Google bans essay writing adverts


Big deal:

Google is to ban adverts for essay writing services - following claims that plagiarism is threatening the integrity of university degrees.

There have been complaints from universities about students being sold customised essays on the internet.

The advert ban from the Google search engine has been "warmly welcomed" by university authorities.

But it has angered essay writing firms which say this will unfairly punish legitimate businesses.

From next month, Google will no longer take adverts from companies which sell essays and dissertations - and the internet company has written to advertisers to tell them about the policy.

Google's forthcoming ban on adverts for "academic paper-writing services and the sale of pre-written essays, theses, and dissertations" means that essay websites join a blacklist of "unacceptable content" including adverts for weapons, prostitution, drugs, tobacco, fake documents and "miracle cures".

Don't expect much to change. I would think demand for 'academic paper-writing services' is pretty inelastic - if you are determined to cheat and are willing to 'pay' the cost of potentially getting caught, a small decrease in the amount of advertising should not do much to alter the cost-reward calculus.

Also, notice that Google only bans advertising, not search. The great advantage of Google ads, of course, is that they appear first on the list of search results - and thus have a higher probability of being selected. What Google is essentially doing is transferring advertising funds from itself to companies that specialise in helping websites 'work' Google's algorithm to achieve a top ranking in search results.

Also, almighty as it undoubtedly is, Google is by no means the only search engine around - let alone the only market for essays on demand. It is easy to be carried away given all the talk by Googlemaniacs (hooray, Google is going to conquer the world!) and Googlophobes (somebody stop them, Google is going to conquer the world) to think that all information today has to get the approval of the big G, but you would be wrong. There are other companies, and for that matter, other media too.

Google is trying to recover it's 'Do no evil' image, tarnished after its recent foray in China, by generating some hype from nothing; I expect its advertising revenues from 'academic paper-writing services' to be some negligible part of the total. An empty gesture, and an over-enthusiastic response.

Little known fact: The Greek Constitution makes it illegal for any business to refuse to serve a customer with the ability to pay. Companies are restricted to operating on a commercial basis, and are not allowed to run their own social policy.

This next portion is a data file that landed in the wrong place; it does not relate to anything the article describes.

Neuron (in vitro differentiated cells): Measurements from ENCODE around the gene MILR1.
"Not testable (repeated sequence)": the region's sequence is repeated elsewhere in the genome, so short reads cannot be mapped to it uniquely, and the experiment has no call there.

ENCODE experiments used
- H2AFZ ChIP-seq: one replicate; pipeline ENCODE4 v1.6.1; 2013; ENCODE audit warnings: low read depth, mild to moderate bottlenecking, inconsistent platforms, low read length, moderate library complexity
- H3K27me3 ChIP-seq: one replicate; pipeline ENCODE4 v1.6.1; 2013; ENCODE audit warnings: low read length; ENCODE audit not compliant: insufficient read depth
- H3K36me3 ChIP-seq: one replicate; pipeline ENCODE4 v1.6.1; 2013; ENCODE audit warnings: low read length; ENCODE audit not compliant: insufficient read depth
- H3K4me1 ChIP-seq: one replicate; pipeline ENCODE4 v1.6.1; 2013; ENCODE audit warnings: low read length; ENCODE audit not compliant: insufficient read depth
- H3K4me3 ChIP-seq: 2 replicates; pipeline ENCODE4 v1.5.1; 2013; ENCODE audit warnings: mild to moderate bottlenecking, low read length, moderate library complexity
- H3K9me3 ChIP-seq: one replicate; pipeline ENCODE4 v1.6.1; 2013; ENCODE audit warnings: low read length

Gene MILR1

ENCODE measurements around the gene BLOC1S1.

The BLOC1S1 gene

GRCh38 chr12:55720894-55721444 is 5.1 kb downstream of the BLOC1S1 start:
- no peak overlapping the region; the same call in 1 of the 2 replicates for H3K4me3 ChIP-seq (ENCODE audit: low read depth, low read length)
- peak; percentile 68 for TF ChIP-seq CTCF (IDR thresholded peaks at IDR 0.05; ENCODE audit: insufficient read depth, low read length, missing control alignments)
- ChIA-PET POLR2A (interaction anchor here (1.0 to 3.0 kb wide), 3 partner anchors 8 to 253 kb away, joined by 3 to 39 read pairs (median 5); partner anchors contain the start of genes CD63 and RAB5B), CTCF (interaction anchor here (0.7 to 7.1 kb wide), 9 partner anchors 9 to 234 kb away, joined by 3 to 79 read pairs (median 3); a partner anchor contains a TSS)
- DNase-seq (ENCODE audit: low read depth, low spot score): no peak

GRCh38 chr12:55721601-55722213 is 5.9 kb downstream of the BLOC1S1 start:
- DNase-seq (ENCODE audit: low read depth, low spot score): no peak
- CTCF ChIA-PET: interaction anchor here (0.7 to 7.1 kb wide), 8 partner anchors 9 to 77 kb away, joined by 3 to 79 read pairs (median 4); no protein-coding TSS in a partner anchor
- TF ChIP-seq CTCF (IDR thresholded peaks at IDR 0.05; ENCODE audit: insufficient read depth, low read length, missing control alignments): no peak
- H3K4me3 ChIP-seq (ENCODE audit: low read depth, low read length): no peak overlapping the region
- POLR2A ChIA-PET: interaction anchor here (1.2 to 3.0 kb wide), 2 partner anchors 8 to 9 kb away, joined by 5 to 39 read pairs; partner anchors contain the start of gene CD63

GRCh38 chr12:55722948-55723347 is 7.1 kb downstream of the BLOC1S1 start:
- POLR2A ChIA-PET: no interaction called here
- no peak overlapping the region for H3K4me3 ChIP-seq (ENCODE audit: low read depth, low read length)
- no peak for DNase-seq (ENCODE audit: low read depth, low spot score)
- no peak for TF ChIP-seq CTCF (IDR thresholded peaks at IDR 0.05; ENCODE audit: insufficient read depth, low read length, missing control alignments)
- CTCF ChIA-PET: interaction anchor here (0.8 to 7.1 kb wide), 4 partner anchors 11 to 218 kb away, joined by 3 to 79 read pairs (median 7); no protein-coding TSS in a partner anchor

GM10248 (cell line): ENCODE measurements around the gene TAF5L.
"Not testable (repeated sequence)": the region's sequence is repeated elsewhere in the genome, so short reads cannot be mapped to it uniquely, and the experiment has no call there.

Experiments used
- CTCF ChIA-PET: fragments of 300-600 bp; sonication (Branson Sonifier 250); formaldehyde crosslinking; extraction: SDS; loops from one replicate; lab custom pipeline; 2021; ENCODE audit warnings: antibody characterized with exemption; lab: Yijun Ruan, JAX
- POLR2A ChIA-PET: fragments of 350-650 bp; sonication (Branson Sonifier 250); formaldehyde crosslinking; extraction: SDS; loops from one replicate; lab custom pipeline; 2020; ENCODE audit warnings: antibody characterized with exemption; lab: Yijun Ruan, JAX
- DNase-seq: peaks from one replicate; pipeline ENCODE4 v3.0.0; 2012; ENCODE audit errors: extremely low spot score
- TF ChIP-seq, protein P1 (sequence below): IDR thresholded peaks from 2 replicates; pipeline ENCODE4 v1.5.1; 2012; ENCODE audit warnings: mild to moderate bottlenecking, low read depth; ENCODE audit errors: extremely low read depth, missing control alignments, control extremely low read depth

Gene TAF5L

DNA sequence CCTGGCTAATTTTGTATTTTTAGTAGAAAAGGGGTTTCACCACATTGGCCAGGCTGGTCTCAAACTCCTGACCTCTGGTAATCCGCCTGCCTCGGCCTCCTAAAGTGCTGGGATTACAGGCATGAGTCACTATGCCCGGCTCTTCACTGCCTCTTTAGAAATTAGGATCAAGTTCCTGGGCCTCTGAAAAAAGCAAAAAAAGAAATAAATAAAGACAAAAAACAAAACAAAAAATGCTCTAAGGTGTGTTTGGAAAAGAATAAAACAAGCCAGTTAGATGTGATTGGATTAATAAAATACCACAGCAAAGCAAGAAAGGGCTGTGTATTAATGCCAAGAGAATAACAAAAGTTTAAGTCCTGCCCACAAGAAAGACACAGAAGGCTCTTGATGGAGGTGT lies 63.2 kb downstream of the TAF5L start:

I wonder where true libertarians stand on this - I would be grateful if readers could share their thoughts on the comments section or via email.

3 comments:

  1. James D. Miller Says:

    "The Greek Constitution makes it illegal for any business to refuse to serve a customer with the ability to pay."

    This is very anti libertarian. It violates freedom of association. It also gives the government great power to determine if a customer is being rejected because the firm dislikes him or because of some other reason (such as he treated the firm dishonestly before.)

    Also, libertarians like the fact that many businesspeople allow their own moral judgments to influence their decisions. Let's say that a restaurant won't serve black customers and such discrimination is not illegal. Many libertarians would hope that other businesses would refuse to sell to this restaurant and thus force the restaurant to shut down.

  2. Jennifer Says:

    The ironic thing is, Google said back in May 07 that it had banned these type of adverts but it hasn't at all. Firstly it allowed people to advertise under the guise of 'essay advice' and now, they have all out just allowed people to bid on terms like 'essay writer' and 'essays'. Just type these terms into Google and you'll see. One can't help but think that their ban was just a publicity stunt to boost their squeaky clean image - they are certainly not following it through.

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